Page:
Phyllis eBook

This eBook from the Gutenberg Project consists of approximately 179 pages of information about Phyllis.
on both the inside and outside, and Roxanne pushed while I pulled.  We tore him and his clothes both a great deal, but at last we landed him.  Then Roxanne put him to bed to punish him and to mend his dress at the same time.  That was when she told me the great secret that it is hurting me to keep, because it has got my Father mixed up in it in a sort of conspiracy like you read about in books.  I don’t dare write it even to you, leather Louise.


Changing a lifelong principle is almost as difficult as wearing new shoes that don’t exactly fit you, and it makes you feel just as awkward and limp in mind as the shoes do in feet.  Still I believe in adopting new ideas.  I have never liked the appearance of boys, and I never supposed that when you knew one it would be a pleasant experience; but in the case of Tony Luttrell it is, and in the case of Pink Chadwell it is almost so.

I don’t know what Roxanne said to them all to explain her relations of friendship with the heathen—­myself—­but it was funny to see how they tried to please her by seeming to like me, only Tony didn’t seem.  He offered me himself as a friend along with all the bites I cared to take off the other side of a huge apple he was eating.  I took the bites and Tony at the same time with fear and trembling, but my confidence in him grows every day.  It grows in Pink, also, only much more slowly.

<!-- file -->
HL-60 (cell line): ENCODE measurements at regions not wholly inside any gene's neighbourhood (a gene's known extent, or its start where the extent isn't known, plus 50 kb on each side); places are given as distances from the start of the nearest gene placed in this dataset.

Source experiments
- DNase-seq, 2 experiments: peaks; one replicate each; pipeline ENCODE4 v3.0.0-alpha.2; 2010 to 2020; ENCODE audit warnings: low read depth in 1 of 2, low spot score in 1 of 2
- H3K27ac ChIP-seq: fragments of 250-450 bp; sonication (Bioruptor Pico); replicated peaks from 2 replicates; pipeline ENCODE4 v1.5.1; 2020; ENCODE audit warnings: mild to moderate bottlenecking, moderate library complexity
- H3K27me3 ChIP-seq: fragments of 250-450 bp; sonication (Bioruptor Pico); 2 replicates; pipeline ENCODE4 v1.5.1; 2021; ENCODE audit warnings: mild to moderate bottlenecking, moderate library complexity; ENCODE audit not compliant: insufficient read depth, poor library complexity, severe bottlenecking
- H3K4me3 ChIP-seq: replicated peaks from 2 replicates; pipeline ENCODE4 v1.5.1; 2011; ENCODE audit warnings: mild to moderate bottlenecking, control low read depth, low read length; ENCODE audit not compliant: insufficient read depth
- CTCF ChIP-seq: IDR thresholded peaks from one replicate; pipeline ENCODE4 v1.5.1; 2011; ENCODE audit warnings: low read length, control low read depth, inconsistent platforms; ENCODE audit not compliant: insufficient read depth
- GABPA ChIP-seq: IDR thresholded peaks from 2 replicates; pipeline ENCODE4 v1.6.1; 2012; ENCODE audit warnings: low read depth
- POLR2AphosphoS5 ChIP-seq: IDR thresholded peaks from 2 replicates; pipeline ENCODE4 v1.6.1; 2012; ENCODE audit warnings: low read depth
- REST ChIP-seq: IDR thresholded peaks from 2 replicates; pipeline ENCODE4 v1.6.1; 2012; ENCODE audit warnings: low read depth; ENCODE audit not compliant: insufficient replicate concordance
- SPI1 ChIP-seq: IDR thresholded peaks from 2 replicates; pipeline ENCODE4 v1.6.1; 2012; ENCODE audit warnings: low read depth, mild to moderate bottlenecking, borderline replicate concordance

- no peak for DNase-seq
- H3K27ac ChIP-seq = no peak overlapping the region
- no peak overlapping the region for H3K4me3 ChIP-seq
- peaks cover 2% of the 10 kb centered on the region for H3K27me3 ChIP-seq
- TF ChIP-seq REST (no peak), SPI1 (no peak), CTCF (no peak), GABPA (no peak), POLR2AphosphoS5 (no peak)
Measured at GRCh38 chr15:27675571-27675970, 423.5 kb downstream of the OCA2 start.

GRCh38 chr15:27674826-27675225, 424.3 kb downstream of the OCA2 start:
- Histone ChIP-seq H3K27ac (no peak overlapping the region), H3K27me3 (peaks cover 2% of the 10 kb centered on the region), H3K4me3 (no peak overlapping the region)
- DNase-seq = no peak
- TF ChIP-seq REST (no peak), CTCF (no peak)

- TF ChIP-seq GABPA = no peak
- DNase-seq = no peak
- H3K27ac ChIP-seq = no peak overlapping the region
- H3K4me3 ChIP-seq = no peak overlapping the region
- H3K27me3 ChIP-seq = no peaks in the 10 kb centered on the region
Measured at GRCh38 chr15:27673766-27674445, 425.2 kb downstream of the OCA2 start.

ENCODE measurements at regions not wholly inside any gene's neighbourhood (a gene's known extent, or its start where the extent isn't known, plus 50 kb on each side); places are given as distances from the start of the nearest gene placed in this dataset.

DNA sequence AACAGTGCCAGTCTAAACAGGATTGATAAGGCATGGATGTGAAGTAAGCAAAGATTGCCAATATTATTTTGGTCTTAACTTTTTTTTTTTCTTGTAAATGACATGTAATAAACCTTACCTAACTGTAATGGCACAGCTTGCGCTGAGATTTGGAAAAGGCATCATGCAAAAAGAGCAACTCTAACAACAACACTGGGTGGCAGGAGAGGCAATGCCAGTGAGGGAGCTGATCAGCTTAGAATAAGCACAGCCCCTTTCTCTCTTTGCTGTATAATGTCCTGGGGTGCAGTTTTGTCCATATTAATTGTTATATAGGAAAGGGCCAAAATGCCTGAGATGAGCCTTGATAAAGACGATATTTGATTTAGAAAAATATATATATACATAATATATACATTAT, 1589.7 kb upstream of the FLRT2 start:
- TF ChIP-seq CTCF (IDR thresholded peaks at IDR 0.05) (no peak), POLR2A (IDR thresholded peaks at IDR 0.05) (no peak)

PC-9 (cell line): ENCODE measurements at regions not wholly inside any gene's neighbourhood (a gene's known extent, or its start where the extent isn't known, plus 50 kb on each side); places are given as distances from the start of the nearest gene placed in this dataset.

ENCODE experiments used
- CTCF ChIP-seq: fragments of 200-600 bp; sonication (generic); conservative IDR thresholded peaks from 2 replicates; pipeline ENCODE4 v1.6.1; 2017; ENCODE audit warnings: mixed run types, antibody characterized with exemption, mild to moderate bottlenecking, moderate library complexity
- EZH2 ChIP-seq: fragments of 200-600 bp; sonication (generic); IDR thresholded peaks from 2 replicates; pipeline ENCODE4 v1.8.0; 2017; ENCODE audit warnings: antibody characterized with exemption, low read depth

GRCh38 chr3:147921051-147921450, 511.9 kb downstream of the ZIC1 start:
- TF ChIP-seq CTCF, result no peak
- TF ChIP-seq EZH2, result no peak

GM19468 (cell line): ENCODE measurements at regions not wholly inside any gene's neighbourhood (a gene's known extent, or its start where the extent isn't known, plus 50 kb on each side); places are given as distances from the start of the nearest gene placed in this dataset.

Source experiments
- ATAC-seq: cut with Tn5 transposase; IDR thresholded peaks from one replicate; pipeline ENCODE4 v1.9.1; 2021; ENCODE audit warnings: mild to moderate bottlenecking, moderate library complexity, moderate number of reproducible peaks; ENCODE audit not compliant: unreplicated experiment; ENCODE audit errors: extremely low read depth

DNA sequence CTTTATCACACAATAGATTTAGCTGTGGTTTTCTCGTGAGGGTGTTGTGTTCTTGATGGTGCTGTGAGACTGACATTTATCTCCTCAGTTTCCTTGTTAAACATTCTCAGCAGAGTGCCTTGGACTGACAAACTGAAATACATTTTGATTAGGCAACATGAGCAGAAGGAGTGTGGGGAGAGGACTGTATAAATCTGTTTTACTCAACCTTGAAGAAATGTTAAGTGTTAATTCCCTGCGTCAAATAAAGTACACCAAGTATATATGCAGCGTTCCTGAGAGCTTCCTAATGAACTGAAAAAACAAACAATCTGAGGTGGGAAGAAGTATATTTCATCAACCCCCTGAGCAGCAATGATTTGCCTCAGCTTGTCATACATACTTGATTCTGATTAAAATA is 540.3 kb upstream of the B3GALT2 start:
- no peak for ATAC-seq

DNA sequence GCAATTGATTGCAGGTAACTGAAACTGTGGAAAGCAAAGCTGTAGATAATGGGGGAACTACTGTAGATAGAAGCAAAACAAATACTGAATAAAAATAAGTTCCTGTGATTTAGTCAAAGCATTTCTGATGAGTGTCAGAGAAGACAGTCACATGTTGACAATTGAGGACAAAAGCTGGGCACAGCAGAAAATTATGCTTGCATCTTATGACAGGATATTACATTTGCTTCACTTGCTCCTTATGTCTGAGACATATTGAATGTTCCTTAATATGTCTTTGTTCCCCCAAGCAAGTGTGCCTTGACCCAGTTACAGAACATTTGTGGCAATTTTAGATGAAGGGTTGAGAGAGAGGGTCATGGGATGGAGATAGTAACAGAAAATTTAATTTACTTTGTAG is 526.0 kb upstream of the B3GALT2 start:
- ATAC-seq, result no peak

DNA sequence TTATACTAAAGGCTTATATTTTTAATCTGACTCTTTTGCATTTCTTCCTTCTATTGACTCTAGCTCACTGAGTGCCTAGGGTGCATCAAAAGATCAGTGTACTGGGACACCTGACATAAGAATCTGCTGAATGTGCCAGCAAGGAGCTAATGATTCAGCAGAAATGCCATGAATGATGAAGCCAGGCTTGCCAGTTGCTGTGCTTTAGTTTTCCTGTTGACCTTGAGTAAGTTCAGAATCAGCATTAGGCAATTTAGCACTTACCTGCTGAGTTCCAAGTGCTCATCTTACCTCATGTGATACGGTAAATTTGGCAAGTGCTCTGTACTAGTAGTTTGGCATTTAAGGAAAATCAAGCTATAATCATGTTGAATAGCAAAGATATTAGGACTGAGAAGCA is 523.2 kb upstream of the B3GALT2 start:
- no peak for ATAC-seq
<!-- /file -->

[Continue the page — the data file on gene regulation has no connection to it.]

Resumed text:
Tony is long-legged and colty looking, with such a wide mouth and laughing kind of eyes that the corners of your own mouth go up when you look at him, and he raises a giggle in your inside by just a funny kind of flare his eyes have got; but Pink Chadwell is different.  Poor Pink is so handsome that he is pitiful about it.  He carries a bottle of water in his pocket to keep the curl of his front hair sopped out, but he can’t keep his lovely skin from having those pink cheeks.  Tony calls him “Rosebud” when he sees that he has got used to hearing himself called “Pinkie” and is a little happy.

The surprise to me was that the boys were so much nicer to me than the girls when Roxanne adopted me; but then it didn’t make so much difference to them.  The girls are always together in all of the important things of their lives, while most of the time the boys just forget all about us, unless they need us for something or we get ahead of them in class.

“I’m so glad that you are going to stay and have lunch with us to-day,” Belle said to me the first time I let Roxanne beg me into bringing my lunch instead of going home for it, as I had been doing every day to keep from seeming to be so alone, eating all by myself while they had spread theirs all together out on the side porch or even out on the big flat stone when it was warm enough.  “When Roxy wanted to invite you, I felt sure you wouldn’t come.”

Some people have a way of freezing up all the pleasure that they can get close enough to talk over.  Belle is that kind.  She made me so uncomfortable that I was about to do some freezing on my own account when Mamie Sue lumbered into the conversation in such a nice, friendly way that I laughed instead.

Project Gutenberg
Phyllis from Project Gutenberg. Public domain.
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